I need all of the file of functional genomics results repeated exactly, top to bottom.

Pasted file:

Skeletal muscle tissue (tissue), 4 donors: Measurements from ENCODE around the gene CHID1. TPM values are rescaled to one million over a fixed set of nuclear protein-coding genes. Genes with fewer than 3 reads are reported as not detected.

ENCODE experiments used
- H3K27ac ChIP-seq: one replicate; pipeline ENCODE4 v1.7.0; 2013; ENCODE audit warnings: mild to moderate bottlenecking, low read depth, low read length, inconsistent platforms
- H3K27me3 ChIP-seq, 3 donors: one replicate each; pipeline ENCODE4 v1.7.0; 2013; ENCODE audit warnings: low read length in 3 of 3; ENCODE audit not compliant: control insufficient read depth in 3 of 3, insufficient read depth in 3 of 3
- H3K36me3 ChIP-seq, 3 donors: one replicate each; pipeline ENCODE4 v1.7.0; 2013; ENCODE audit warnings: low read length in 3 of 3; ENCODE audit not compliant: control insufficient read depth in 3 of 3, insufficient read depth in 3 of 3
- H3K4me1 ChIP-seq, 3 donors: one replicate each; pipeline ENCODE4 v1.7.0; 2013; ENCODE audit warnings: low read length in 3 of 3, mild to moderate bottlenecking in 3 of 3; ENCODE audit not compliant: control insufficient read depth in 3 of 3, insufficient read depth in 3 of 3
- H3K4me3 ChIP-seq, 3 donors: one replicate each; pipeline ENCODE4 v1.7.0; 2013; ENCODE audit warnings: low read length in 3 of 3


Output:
Skeletal muscle tissue (tissue), 4 donors: Measurements from ENCODE around the gene CHID1. TPM values are rescaled to one million over a fixed set of nuclear protein-coding genes. Genes with fewer than 3 reads are reported as not detected.

ENCODE experiments used
- H3K27ac ChIP-seq: one replicate; pipeline ENCODE4 v1.7.0; 2013; ENCODE audit warnings: mild to moderate bottlenecking, low read depth, low read length, inconsistent platforms
- H3K27me3 ChIP-seq, 3 donors: one replicate each; pipeline ENCODE4 v1.7.0; 2013; ENCODE audit warnings: low read length in 3 of 3; ENCODE audit not compliant: control insufficient read depth in 3 of 3, insufficient read depth in 3 of 3
- H3K36me3 ChIP-seq, 3 donors: one replicate each; pipeline ENCODE4 v1.7.0; 2013; ENCODE audit warnings: low read length in 3 of 3; ENCODE audit not compliant: control insufficient read depth in 3 of 3, insufficient read depth in 3 of 3
- H3K4me1 ChIP-seq, 3 donors: one replicate each; pipeline ENCODE4 v1.7.0; 2013; ENCODE audit warnings: low read length in 3 of 3, mild to moderate bottlenecking in 3 of 3; ENCODE audit not compliant: control insufficient read depth in 3 of 3, insufficient read depth in 3 of 3
- H3K4me3 ChIP-seq, 3 donors: one replicate each; pipeline ENCODE4 v1.7.0; 2013; ENCODE audit warnings: low read length in 3 of 3